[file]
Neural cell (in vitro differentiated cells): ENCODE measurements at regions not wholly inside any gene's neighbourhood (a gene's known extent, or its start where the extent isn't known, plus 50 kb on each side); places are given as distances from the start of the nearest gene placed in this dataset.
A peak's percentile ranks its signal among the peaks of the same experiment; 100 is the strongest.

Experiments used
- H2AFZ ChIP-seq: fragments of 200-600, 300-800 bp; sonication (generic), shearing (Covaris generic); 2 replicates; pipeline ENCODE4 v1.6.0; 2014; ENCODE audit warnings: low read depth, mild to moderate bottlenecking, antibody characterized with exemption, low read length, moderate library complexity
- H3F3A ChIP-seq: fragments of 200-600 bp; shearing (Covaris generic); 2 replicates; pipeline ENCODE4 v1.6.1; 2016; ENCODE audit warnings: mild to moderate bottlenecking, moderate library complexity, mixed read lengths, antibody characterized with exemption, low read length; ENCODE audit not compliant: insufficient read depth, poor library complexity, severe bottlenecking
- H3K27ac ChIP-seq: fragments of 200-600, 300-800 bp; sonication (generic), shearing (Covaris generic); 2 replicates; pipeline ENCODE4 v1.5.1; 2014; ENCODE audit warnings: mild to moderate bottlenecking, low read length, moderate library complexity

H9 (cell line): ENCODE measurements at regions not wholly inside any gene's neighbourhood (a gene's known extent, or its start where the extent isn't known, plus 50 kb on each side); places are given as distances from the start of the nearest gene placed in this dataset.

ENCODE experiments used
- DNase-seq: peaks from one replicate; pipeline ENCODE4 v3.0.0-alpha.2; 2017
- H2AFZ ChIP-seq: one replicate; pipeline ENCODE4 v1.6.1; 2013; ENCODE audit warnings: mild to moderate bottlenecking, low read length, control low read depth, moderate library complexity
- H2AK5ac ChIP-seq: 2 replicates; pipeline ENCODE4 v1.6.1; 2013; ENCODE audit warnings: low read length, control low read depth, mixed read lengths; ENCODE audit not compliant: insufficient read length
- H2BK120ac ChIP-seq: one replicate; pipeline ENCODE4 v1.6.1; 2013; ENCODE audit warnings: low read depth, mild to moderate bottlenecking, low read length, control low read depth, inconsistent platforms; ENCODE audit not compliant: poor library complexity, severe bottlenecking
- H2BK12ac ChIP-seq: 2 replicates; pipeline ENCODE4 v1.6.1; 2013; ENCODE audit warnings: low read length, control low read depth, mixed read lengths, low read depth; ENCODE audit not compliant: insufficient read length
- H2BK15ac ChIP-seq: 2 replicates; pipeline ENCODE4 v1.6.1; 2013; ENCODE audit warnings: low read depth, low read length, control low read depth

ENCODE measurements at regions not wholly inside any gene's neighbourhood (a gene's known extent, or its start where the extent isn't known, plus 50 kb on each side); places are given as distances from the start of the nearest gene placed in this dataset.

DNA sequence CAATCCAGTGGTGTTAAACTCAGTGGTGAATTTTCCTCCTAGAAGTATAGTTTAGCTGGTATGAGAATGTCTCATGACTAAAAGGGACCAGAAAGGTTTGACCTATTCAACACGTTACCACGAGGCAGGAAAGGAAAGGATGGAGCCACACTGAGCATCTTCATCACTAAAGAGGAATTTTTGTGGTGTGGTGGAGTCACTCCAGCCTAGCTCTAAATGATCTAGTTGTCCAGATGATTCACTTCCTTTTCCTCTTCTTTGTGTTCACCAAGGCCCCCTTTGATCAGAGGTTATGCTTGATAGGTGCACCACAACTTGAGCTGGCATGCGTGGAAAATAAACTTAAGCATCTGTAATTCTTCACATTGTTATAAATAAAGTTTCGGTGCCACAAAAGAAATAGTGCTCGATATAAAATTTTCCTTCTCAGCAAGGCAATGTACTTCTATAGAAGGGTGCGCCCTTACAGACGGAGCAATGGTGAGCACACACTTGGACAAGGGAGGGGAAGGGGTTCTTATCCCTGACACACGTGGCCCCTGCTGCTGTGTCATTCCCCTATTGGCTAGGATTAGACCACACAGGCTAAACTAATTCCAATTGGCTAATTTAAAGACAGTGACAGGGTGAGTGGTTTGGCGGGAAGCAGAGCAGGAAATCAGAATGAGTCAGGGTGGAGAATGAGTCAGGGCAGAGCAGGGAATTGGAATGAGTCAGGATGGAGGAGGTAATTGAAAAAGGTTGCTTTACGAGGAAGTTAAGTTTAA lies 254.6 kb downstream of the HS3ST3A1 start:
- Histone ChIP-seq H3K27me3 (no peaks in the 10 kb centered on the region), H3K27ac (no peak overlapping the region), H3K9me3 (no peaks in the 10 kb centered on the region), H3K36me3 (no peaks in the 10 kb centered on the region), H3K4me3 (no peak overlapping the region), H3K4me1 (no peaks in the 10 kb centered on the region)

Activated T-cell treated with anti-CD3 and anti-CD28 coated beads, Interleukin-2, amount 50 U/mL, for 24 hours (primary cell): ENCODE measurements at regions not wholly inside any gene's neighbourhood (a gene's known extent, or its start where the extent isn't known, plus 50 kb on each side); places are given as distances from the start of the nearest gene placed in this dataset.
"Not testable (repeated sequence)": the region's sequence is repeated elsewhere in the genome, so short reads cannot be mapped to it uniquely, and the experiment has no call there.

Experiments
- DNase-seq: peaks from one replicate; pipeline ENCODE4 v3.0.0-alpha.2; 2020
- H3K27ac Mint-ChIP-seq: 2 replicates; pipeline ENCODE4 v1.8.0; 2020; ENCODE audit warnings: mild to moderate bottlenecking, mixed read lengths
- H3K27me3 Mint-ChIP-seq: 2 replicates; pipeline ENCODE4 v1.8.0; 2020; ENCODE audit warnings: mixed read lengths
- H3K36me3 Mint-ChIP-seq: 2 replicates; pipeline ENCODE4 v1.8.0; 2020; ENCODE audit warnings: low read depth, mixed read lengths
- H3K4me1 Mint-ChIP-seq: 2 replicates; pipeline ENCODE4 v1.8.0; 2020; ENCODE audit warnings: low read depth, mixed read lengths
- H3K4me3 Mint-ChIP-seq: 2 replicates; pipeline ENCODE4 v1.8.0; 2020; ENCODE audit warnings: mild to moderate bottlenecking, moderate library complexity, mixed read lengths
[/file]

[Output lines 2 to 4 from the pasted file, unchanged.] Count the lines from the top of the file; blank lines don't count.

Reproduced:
A peak's percentile ranks its signal among the peaks of the same experiment; 100 is the strongest.

Experiments used
- H2AFZ ChIP-seq: fragments of 200-600, 300-800 bp; sonication (generic), shearing (Covaris generic); 2 replicates; pipeline ENCODE4 v1.6.0; 2014; ENCODE audit warnings: low read depth, mild to moderate bottlenecking, antibody characterized with exemption, low read length, moderate library complexity